He wrote, “My thoughts just before the first real college game of my life. The honor of my race, family and self is at stake. Everyone is expecting me to do big things. I will.”

Trice’s determination was shown in the game the following day. He broke his collar bone on one of the first plays of the game. He kept playing.

Later, according to a 1923 Daily article, Trice threw himself in front of several Minnesota blockers, trying to execute a “roll block.” He landed on his back and was trampled on by three Minnesota players.

Trice wanted to stay in the game, but coaches walked him off the field while Minnesota fans chanted, “We’re sorry Ames.”

Trice was taken to a Minneapolis hospital, but doctors deemed him fit to travel.

Trice traveled on a straw mattress back to Ames with the team. He was taken to the Iowa State College Hospital on Sunday. The following afternoon, at 3 p.m., Trice died from hemorrhaged lungs and generalized internal bleeding.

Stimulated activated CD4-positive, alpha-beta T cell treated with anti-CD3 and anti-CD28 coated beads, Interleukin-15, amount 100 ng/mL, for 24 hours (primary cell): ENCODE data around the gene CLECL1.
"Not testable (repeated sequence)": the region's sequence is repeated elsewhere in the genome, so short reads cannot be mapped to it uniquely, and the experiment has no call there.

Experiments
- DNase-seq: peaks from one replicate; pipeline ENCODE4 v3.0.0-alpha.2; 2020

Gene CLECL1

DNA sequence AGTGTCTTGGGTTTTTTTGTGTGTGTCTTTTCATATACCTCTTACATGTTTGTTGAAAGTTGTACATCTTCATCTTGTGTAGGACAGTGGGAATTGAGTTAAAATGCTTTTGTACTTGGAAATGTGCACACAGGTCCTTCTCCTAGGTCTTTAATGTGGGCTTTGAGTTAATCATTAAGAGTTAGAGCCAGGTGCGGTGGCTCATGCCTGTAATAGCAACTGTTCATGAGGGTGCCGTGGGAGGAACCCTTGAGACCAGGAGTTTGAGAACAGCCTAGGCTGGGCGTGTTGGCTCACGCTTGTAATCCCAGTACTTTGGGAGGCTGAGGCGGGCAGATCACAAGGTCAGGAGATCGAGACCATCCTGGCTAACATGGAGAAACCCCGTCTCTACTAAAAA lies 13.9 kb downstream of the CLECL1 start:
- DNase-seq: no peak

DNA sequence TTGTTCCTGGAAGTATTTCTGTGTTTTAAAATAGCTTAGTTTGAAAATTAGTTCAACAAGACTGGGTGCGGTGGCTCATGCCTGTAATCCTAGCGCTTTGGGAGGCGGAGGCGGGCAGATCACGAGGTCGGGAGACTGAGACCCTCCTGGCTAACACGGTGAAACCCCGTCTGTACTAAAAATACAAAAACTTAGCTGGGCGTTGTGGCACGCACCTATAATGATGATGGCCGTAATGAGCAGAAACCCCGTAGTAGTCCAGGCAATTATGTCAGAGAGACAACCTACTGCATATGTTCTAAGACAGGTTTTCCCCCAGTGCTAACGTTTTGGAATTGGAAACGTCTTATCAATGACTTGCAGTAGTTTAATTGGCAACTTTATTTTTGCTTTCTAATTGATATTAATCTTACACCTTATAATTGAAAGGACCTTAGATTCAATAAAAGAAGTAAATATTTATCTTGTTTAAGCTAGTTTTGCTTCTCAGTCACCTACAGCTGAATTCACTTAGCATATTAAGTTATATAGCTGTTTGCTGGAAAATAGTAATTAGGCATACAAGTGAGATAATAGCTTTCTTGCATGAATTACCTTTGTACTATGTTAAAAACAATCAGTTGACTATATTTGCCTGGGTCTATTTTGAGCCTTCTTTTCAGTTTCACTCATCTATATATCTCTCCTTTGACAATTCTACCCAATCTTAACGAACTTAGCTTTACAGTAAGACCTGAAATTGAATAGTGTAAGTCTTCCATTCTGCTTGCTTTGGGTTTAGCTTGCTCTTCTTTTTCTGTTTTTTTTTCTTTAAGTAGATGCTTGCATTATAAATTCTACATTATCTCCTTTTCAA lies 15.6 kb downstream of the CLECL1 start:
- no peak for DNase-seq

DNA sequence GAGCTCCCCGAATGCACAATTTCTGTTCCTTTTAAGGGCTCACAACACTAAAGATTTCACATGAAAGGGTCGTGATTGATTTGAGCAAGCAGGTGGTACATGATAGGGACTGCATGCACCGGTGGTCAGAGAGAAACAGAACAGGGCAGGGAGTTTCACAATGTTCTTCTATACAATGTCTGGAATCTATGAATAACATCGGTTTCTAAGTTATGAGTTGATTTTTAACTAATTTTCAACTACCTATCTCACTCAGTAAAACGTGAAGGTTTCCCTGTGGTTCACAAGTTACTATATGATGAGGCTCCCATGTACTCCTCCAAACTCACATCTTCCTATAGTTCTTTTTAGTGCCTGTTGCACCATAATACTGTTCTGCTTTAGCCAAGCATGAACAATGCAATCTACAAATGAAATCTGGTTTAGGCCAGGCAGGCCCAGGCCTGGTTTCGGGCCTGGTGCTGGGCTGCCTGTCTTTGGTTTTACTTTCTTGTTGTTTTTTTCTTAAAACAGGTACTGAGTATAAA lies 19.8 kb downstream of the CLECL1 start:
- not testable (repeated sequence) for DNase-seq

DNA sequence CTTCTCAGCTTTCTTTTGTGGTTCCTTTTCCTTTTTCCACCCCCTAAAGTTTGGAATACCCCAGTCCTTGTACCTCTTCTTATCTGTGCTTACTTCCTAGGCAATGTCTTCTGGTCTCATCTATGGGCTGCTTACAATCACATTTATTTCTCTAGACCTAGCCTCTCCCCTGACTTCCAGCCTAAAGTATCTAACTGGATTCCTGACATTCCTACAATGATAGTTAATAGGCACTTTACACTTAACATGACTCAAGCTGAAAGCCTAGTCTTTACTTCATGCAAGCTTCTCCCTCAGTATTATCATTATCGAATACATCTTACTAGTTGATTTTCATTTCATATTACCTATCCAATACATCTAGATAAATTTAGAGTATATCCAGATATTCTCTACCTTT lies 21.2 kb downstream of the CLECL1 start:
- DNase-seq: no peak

On Tuesday Oct. 9, 1923, ISC’s classes were canceled at 3 p.m. About 3,000 students gathered around the Campanile to honor Trice as his casket was draped in a cardinal and gold blanket. The casket was carried by Trice’s teammates to a wooden stand, from where then ISC President Richard Pearson spoke.

Trice’s body was taken back to Hiram after the funeral. He was buried next to his father.

According to an article in the Minnesota Alumni Weekly on Oct. 18, 1923, “When the whistle sounded at the Ames-Minnesota game a week ago, and Jack Trice was carried off the field, the contest passed into the hands of another referee.

“He died fighting. There is no greater claim to heroism.”